Kyrie Irving isn’t playing for the Nets this season until something changes regarding his vaccination status or the New York City vaccine mandate. While unvaccinated, he’s unable to play in home games in Brooklyn and the Nets announced earlier this week that they would not accommodate him as a part-time player and would move forward without him as part of the team — but he would only be missing out on game checks for the home games he’s ineligible for.
Up until Wednesday, Irving hadn’t spoken about his status, choosing to cite his “privacy” at media day when his vaccine status was brought up, despite the obvious nature of the situation given he was the lone Nets player not at the facility and doing media day over Zoom. However, the obvious has been officially stated now, and on Wednesday night Irving went on Instagram Live to talk about his situation. Irving talked for a considerable amount of time, but never offered any real explanations for his stance beyond saying it was what is best for him and asking people to respect that.
The most notable thing he said he was that he wasn’t retiring and wanted to be playing this season, but also said his decision was bigger than basketball and he was doing this for people who had lost their job due to vaccine mandates.
Kyrie Irving address his stance on not getting the vaccine on IG Live: “It’s about choosing what’s best for you. You think I really want to lose money? You think I really want to give up on my dream to go after a championship? You think I really just want to give up my job?” pic.twitter.com/cYHCWGbnCo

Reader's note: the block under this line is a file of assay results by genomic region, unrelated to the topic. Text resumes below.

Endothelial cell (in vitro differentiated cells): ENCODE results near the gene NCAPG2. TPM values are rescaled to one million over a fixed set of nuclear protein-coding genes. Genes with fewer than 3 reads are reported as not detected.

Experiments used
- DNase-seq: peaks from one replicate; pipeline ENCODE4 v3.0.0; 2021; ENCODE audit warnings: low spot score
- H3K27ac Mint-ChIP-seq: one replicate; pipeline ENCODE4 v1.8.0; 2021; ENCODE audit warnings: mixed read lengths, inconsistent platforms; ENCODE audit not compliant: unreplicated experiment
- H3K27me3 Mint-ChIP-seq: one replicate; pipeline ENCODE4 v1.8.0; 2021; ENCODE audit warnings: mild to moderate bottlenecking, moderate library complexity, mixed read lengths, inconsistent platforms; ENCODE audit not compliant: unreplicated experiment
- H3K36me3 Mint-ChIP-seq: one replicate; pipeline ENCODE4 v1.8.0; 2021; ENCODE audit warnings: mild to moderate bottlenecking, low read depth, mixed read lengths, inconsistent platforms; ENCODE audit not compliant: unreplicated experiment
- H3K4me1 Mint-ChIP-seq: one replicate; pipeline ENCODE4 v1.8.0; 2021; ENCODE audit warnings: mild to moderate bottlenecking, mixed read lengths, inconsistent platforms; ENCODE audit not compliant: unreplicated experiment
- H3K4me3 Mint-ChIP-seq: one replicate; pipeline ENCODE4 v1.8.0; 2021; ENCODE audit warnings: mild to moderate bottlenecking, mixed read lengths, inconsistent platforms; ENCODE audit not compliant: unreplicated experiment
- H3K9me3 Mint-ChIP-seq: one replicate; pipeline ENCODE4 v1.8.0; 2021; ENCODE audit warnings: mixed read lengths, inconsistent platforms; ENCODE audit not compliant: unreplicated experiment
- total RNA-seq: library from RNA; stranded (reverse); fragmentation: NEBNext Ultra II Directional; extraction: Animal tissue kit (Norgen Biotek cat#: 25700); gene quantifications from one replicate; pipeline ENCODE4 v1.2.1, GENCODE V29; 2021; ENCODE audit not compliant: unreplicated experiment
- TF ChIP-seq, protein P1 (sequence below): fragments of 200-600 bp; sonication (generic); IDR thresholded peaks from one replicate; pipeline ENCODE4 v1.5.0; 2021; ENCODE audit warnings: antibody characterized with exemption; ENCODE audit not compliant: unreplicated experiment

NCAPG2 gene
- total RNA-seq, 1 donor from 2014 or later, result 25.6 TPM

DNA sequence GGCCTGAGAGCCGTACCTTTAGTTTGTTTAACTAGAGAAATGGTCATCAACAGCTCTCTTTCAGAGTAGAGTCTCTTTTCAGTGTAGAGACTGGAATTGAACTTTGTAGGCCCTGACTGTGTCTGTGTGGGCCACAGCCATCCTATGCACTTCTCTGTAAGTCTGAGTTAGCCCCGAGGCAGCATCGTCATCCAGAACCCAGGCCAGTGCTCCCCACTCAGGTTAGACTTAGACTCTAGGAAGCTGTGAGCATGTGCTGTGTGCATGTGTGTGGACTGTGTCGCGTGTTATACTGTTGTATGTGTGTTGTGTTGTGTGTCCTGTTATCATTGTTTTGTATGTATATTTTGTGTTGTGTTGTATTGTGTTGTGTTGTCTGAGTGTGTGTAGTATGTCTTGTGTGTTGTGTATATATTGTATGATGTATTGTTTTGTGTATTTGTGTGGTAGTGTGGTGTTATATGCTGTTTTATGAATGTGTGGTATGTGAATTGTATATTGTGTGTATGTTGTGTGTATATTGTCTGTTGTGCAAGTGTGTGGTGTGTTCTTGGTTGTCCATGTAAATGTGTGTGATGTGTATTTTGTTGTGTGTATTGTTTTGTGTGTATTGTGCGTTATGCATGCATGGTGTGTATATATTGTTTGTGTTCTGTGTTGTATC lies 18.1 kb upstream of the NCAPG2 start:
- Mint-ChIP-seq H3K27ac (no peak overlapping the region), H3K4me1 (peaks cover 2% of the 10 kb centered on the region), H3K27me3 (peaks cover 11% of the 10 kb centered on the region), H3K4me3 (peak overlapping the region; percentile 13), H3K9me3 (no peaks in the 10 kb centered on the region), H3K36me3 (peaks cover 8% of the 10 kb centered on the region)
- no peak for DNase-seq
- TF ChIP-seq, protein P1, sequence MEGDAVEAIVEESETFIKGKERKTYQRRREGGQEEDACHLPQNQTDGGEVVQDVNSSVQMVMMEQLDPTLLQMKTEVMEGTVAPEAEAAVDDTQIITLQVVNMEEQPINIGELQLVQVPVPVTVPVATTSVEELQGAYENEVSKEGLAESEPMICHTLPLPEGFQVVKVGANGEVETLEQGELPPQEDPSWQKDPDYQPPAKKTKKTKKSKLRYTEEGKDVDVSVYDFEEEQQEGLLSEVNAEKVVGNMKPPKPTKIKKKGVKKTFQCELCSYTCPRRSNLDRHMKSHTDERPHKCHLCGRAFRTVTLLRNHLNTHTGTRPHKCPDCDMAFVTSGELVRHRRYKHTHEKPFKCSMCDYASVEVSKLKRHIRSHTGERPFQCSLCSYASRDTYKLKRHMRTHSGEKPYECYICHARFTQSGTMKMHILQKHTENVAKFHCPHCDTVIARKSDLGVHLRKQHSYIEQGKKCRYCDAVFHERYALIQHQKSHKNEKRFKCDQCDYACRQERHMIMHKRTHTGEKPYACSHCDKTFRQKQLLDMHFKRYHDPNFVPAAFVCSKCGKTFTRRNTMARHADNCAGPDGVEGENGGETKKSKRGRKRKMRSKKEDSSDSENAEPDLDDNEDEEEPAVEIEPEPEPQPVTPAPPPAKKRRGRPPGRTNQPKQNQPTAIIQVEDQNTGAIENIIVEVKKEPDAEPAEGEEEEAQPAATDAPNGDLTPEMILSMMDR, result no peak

— Chris Haynes (@ChrisBHaynes) October 14, 2021
The full transcript of his closing to the IG Live is certainly a lot of words that don’t do an awful lot to provide a reasoning for why he’s not getting vaccinated.
well, here’s kyrie irving’s closing statement pic.twitter.com/SNSI8JKTei
— James Herbert (@outsidethenba) October 14, 2021
The most confusing part of all of this is that Irving claims he wants to be a voice for the voiceless, but refuses to actually explain his position and reasoning behind it. All he says is that he’s standing with those who chose not to get the vaccine and lost their job, as if that’s a cause that requires someone to bring great awareness to — while also insisting he isn’t anti-vax and respects those who get the vaccine.
He is at once trying to be provocative and trying to be all-encompassing on an issue that for the vast majority of people isn’t even debatable, given that it is a public health crisis. Irving insists that he hasn’t “hurt anybody,” but when it comes to this situation, personal choices regarding the vaccine can, in fact, have a significant impact on others — particularly those who have legitimate health reasons and pre-existing conditions that prevent them from being able to get the vaccine.